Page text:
by Jason Grooms
There is nothing worse than attending one of those high pressure time share meetings. You know the ones I’m talking about. You get a free boat ride, drinks and a meal and in exchange you have to put up with the pushy sales lady who keeps bugging you about buying into some crazy vacation resort.
After 30 minutes on the stupid tram tour of the half-finished resort all you want to do is get out of there but then some 6’-tall ants, who’ve been exposed to radioactive waste, completely trash the boat. Then you have to sit and listen to nothing but complaints from the other guests as you have to ride an overcrowded boat through the swamp to survive the onslaught of killer insects.
You know the meetings I’m talking about. I hate those things. Totally not worth the boat ride and free scotch.
Empire of the Ants is a wonderfully “B” sci-fi/horror flick that was released in 1977, the same year as Star Wars IV: a New Hope and Close Encounters of the Third Kind. It stars Joan Collins as the pushy sales lady and a young Robert Pine as the philandering sexual predator. It’s directed by Bert I. Gordon, who also directed many other great sci-fi classics such as Earth vs. the Spider and Food of the Gods, about an island filled with giant bugs, chickens and an army of giant, blood-thirsty rats.
Empire of the Ants is based very loosely on an H.G. Wells story of the same name. The movie opens with the foreboding scene of a strange boat methodically dumping barrels of radioactive waste into the ocean. Then our entire band of characters boards a boat of their own to be transported to a remote beach in the Florida Everglades for a high-pressure sales presentation with cut-throat saleswoman Marilyn (Joan Collins) on a yet-to-be-built vacation resort called Dreamland Estates.
After a few cocktails, we find out that many of the “buyers” are only attending for the free trip and booze. While on a guided tram tour of the resort’s undeveloped grounds, they come across the mangled body of an island worker and eventually other guests. It doesn’t take long before they meet up with the giant ants, who subsequently destroy the boat and the remaining survivors are forced to trek through the swamp by foot and using a small boat.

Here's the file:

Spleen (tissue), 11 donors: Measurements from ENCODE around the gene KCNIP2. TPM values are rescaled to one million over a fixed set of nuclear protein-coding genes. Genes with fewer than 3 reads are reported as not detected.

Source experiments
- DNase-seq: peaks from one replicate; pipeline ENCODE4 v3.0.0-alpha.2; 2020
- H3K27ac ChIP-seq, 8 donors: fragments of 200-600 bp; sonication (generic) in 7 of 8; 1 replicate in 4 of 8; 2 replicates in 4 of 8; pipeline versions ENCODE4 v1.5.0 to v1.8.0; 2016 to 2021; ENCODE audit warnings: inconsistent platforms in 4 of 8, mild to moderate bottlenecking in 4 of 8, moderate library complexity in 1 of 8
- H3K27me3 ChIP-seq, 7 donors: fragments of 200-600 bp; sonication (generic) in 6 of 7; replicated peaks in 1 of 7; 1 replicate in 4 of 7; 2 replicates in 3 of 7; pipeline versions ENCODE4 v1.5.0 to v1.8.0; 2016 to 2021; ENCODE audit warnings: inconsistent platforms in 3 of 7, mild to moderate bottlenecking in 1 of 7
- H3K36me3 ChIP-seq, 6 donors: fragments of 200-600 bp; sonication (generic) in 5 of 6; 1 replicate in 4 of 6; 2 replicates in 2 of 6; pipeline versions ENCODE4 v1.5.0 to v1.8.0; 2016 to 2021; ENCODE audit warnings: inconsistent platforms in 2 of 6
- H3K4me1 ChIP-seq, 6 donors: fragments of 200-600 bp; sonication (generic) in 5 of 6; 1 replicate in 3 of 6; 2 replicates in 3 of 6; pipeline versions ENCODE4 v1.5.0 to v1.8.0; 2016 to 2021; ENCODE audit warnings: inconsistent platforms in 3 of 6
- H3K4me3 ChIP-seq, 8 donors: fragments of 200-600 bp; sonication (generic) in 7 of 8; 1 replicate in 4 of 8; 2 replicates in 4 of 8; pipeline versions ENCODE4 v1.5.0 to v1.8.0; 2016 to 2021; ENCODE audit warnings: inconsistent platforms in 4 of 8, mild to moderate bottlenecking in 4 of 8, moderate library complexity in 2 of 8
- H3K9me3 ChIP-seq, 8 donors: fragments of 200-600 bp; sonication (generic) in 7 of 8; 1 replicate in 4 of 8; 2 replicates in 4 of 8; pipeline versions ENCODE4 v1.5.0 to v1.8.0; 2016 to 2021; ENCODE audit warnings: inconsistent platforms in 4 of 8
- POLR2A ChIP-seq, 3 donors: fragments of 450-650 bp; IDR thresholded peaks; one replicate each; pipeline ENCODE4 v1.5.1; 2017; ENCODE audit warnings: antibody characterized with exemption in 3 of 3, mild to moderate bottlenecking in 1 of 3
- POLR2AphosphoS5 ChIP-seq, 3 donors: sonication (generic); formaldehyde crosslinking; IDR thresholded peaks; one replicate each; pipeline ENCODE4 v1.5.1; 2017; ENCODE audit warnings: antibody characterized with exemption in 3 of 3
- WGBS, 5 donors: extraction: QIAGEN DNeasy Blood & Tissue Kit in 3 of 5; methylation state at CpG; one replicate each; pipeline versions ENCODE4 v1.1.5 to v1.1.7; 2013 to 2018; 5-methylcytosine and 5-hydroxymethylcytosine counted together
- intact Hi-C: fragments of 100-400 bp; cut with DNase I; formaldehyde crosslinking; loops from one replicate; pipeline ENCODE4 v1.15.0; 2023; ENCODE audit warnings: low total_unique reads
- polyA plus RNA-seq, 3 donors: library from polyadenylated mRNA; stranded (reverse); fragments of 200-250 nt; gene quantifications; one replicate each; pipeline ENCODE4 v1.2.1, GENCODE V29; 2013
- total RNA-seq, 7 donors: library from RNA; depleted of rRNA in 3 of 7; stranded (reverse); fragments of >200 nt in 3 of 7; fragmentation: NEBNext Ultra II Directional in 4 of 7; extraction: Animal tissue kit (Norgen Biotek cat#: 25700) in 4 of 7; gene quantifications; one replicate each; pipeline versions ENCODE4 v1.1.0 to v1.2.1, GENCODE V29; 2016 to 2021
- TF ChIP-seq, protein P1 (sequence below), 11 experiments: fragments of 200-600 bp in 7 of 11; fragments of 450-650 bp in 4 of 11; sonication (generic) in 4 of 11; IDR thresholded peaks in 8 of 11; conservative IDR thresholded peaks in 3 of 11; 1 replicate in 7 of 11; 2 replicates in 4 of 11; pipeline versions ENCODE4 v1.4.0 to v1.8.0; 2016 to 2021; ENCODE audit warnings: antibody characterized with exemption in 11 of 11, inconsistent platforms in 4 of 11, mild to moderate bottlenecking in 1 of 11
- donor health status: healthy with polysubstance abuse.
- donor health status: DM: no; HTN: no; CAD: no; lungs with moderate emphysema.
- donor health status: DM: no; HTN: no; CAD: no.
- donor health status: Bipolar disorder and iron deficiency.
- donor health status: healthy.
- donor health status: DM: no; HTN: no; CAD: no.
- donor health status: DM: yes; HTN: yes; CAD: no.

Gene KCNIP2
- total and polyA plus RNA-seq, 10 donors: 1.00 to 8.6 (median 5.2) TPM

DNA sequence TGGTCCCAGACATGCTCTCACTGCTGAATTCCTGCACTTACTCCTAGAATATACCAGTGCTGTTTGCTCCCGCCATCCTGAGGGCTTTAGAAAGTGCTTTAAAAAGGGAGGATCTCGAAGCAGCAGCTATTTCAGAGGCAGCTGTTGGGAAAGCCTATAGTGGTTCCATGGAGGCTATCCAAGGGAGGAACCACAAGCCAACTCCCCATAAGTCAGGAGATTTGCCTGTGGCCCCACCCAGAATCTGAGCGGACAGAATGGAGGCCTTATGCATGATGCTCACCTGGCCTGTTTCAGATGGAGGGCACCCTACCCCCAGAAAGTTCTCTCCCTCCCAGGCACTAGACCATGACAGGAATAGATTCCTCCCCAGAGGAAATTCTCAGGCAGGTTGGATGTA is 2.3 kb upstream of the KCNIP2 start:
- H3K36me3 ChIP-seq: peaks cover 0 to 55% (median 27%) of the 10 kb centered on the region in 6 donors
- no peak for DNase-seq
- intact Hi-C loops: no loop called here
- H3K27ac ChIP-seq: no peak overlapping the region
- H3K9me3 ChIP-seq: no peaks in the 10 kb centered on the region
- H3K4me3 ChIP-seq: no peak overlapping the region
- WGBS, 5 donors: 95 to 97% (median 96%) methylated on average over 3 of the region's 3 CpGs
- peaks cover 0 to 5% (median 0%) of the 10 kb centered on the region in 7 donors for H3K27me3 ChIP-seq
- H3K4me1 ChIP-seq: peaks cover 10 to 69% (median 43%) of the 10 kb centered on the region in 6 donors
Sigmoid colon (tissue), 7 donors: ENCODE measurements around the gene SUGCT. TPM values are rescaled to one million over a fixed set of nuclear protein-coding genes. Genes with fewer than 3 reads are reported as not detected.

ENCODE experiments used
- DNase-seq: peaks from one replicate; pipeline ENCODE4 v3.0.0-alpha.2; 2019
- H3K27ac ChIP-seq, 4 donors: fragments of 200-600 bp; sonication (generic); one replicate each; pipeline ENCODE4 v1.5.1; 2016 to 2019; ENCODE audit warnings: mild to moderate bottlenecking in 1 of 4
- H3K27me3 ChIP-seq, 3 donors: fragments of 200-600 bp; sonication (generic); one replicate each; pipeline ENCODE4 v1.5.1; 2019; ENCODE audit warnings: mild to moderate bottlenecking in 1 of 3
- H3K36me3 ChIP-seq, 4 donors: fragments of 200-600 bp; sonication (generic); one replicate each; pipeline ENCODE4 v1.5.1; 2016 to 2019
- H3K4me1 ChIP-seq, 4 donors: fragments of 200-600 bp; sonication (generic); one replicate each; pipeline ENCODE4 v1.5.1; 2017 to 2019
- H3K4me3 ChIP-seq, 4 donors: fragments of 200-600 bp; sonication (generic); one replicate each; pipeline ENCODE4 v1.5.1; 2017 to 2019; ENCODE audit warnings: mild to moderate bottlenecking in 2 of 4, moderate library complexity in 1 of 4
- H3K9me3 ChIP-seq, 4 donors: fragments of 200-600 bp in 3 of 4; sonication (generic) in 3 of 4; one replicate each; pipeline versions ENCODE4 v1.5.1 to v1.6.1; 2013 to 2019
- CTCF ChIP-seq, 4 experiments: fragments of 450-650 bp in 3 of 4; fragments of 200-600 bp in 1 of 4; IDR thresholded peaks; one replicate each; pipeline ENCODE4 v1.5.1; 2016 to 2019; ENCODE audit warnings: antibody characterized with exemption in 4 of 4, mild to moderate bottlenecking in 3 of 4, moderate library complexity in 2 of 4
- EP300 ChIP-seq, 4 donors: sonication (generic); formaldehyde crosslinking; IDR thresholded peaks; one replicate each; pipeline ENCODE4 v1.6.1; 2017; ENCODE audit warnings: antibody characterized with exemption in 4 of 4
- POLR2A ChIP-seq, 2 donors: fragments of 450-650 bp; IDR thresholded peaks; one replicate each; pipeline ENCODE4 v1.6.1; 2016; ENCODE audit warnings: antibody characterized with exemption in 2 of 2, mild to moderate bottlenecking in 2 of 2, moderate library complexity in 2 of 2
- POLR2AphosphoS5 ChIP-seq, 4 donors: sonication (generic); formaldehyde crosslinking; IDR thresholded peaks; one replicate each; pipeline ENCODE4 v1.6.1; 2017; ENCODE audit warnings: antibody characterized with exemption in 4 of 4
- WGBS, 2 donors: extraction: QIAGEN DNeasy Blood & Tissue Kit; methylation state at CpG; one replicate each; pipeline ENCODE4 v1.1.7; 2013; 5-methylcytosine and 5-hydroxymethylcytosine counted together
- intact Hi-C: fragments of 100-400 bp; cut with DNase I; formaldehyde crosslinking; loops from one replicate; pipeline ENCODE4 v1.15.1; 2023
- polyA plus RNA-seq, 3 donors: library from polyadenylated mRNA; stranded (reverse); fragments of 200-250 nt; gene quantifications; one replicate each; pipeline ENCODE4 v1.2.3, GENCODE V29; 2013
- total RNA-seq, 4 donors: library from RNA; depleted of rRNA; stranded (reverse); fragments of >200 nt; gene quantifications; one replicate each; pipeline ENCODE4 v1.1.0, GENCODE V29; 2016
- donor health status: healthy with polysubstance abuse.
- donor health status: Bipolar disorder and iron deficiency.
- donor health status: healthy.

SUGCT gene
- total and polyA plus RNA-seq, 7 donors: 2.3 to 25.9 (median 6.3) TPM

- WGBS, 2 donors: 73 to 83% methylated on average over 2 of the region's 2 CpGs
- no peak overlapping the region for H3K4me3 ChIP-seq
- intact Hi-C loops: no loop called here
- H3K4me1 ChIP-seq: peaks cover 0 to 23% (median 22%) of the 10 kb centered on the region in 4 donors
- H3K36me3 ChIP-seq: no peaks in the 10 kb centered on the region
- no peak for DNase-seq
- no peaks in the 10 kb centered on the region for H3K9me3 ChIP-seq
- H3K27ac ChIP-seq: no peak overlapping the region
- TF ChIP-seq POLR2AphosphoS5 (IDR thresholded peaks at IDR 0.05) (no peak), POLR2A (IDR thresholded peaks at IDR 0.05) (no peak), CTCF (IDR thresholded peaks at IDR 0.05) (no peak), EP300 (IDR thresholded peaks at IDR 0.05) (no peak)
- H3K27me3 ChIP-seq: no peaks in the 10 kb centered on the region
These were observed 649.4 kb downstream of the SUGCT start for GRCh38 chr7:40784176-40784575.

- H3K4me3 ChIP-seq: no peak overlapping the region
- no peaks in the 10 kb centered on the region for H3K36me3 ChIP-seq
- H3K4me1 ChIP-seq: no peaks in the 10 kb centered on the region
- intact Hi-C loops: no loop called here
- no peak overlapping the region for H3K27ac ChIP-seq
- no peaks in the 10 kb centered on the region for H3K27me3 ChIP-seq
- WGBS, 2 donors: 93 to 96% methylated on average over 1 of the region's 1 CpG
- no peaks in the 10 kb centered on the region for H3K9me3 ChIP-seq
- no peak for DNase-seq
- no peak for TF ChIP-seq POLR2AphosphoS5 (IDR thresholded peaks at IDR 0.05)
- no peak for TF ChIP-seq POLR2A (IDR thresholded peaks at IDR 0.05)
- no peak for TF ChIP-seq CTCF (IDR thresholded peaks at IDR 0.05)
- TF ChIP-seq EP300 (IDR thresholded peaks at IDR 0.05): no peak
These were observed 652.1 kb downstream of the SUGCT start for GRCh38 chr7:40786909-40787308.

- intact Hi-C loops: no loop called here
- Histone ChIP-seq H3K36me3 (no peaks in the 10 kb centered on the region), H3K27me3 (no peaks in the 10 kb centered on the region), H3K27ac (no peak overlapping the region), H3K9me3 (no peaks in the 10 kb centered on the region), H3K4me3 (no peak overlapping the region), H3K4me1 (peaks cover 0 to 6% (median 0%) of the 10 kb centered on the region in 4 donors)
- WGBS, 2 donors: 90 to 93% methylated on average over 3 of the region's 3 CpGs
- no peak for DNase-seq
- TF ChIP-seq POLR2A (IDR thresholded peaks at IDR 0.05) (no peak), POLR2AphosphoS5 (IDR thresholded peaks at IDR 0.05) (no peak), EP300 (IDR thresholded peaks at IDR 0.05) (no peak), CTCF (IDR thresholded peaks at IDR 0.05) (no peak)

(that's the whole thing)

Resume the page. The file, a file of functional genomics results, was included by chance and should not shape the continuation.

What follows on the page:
They find a town on the edge of a massive sugar plantation, but their relief is short-lived when they find the town’s residents have been brain-washed by the queen’s pheromones into serving the new colony of giant ants.
This was one of those movies that I caught on late night cable TV back in the day when cable was brand new and you still controlled the cable box with a wired remote that slid between 15 channels. I’ve always loved creature features with a cast of unlikable human characters that make you cheer for the monster when he finally chomps into one. This movie is no exception. From sexual assault Larry to land-scam Marilyn, the “heroes” keep you begging for more mauling.
One of the things that always amazed me about this movie is how they got real, live ants to cooperate for the wide angle shots. Some of the scenes are obviously just shots of the ants moving about in a miniature set, but there are a lot of different shots of the ants standing still and twitching menacingly. Although in a few scenes you begin to get the distinct impression that the film makers got a little creative with super glue.
The full sized ant puppets weren’t too bad, but are more typical of a 1950’s puppet monster than something you’d expect out of 1977. A bit hairy and not too scary, they did move rather well although as with most large puppets, they didn’t move nearly fast enough to seem real.
Some of the best scenes in the movie are when the ants finally get hold of a human snack and go to town on them. The best scene of all comes at the end when they encounter the queen. I won’t give anything away, but I’ll tell you it involves a road flare, a sugar refinery and a lot of pissed off ants.
I definitely recommend this to any lover of fine cinema cheese. It’s an absolute classic and, if for nothing else, is worth watching for Joan Collins. The last ¼ of the movie involving the ant queen and the strange town doesn’t seem to fit whatsoever with the rest of the movie. It does, however, leave you asking how the ants could set this whole, elaborate “empire” up in a matter of a couple of hours. Regardless, it’s definitely a fun ride.
There’s nothing quite as fun as calling out the absurdities in a plot or character motivations and this flick provides plenty of fodder. On my Deep-Fried Cheese scale Empire of the Ants gets a solid 3.5 wedges, fully ripened.
Empire of the Ants Trailer